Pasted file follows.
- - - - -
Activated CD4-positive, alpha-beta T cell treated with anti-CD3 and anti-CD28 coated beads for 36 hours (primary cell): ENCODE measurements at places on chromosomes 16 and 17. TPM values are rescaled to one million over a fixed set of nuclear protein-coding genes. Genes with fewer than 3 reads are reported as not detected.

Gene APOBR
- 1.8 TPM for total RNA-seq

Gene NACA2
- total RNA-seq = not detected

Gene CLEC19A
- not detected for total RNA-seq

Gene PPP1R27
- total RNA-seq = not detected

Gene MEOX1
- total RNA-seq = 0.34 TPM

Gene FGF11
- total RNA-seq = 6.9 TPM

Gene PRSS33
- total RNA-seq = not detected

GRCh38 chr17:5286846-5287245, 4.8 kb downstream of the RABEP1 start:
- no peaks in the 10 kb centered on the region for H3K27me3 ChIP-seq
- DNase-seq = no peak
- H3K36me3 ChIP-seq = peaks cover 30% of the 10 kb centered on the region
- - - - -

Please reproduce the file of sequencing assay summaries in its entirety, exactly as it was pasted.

Activated CD4-positive, alpha-beta T cell treated with anti-CD3 and anti-CD28 coated beads for 36 hours (primary cell): ENCODE measurements at places on chromosomes 16 and 17. TPM values are rescaled to one million over a fixed set of nuclear protein-coding genes. Genes with fewer than 3 reads are reported as not detected.

Gene APOBR
- 1.8 TPM for total RNA-seq

Gene NACA2
- total RNA-seq = not detected

Gene CLEC19A
- not detected for total RNA-seq

Gene PPP1R27
- total RNA-seq = not detected

Gene MEOX1
- total RNA-seq = 0.34 TPM

Gene FGF11
- total RNA-seq = 6.9 TPM

Gene PRSS33
- total RNA-seq = not detected

GRCh38 chr17:5286846-5287245, 4.8 kb downstream of the RABEP1 start:
- no peaks in the 10 kb centered on the region for H3K27me3 ChIP-seq
- DNase-seq = no peak
- H3K36me3 ChIP-seq = peaks cover 30% of the 10 kb centered on the region